This is a continuing series using information from the booklet written by the National Institute on Aging working with the National Institutes of Health called: Talking with Your Doctor. (U.S. Department of Health and Human Services, NIH Publication No. 05-3452 August 2005. Reprinted April 2010.)
For many, it’s hard to discuss topics like depression, grief, family issues, incontinence, and alcohol use with their doctor. It may feel awkward to bring up such personal matters. The fact is, though, that doctors are used to talking about these things with their patients. After all, the very nature of the doctor-patient relationship is personal. Let’s take a look at some of the subjects you may hesitate to bring up.
Depression and Grief
One of the most difficult aspects of growing older is facing the loss of your spouse, friends, and other important people in your life. This would be tough at any age, but can be even more significant at an older age when the losses are compounded.
Mourning is normal, but clinical depression is not. Take note when feelings of sadness are constant, last more than a few weeks, are accompanied by poor or increased appetite, and lack of energy. If this applies to you, it’s time to talk to your doctor. As the booklet says, “A doctor who knows about your losses is better able to understand how you are feeling. He or she can make suggestions that may be helpful to you.”
Problems with Family
Another issue that can cause emotional distress is difficulty with your family. Age and illness can bring severe stress to any family, even those who are normally very loving. You may feel that family issues should be kept private. Remember, though, that your doctor is trained to offer you valuable assistance in these areas. If you feel you’re being abused emotionally, physically, verbally, or even financially – speak up!
Falling, Incontinence, and Memory Problems
Since falling can be very serious for an older person, many develop a real fear of it. It could prevent them from doing the things they usually enjoy, or from trying new activities. However, you can become weaker and frailer through this, hence increasing your chances of actually falling! Gentle and specific exercises can help, and your doctor can advise you about these.
Incontinence is an embarrassing subject for many. You may be surprised to learn that there are many useful exercises and medications to assist you in controlling your bladder. Don’t hesitate to ask your doctor for help because of fear of embarrassment. It’s worth it to improve your quality of life!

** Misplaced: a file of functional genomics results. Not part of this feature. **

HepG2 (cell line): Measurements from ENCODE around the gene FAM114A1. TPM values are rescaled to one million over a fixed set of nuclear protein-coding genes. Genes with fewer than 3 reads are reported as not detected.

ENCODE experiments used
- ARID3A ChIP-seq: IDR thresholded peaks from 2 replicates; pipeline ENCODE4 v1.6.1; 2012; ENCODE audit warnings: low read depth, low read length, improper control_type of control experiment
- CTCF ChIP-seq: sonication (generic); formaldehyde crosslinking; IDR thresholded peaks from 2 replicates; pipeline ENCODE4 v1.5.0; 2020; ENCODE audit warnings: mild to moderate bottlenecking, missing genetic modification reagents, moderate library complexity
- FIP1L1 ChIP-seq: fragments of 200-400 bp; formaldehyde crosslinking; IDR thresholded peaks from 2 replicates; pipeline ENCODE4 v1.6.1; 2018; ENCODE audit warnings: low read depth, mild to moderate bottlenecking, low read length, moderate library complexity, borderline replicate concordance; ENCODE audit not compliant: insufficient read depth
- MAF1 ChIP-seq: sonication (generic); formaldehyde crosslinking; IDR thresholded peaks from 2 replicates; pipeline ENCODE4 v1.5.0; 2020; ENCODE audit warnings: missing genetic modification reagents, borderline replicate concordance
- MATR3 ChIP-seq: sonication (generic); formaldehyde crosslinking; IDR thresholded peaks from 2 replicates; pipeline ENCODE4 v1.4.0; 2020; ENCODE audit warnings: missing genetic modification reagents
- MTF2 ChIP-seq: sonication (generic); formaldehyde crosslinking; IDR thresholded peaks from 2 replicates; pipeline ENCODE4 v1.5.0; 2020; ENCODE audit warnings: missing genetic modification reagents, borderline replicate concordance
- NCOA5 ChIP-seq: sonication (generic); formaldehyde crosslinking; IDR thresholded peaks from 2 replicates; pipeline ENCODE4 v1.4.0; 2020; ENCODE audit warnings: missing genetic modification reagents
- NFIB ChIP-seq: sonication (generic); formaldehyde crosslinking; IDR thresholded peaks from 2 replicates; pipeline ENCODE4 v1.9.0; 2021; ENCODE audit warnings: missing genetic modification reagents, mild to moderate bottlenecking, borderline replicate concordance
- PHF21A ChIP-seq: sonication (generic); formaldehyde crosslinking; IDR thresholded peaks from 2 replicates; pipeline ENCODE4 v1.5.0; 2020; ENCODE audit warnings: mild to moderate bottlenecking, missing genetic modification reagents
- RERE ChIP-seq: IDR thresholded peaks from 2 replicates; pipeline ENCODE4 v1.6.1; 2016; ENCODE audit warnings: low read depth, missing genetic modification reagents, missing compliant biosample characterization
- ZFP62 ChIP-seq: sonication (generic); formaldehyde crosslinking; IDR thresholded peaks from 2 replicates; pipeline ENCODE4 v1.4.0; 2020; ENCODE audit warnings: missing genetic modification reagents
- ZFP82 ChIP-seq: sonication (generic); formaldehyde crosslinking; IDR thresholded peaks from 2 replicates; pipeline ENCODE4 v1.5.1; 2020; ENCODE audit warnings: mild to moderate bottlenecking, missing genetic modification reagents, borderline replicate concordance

It’s not uncommon to experience some issues with memory as you age. That doesn’t make it any less distressing, however. The booklet assures you, “For most older adults, thinking and memory remain relatively intact in later years.” If you or your family members do notice a change in function, be specific when talking to you doctor about it. Tell them which parts of your life it’s affecting. There’s no reason you should suffer in silence.
Alcohol and Sexuality
These two matters are especially sensitive for many. Alcohol moderation is important, though, because the effects on a person may change or increase in later years. Depression and loss, discussed earlier, can even contribute to one misusing alcohol as a coping mechanism. One way to bring this up, the booklet suggests, is by saying something like, “Lately I’ve been wanting to have a drink earlier and earlier in the afternoon and I find it’s getting harder to stop after just one or two. What kind of treatments could help with this?”
Some assume that aging means sexuality will decrease or worsen. This doesn’t need to be the case! Many have a healthy sex life long into their later years. Most doctors recognize this. If you aren’t satisfied with your sex life, it could be because of a medication or disability. Don’t be shy bringing this up. Let them know you have a personal question to lead into the topic. Be assured they’ll be very understanding.
It’s important to have a doctor you can discuss these sensitive topics with. What if you’re uncomfortable with yours? Try being direct with them. Tell them your issue and how it makes you feel. Misunderstandings happen, and communication fosters trust. If you truly don’t feel satisfied, though, it may be time to look for a new one. Your comfort matters, and you need support while coping with these changes.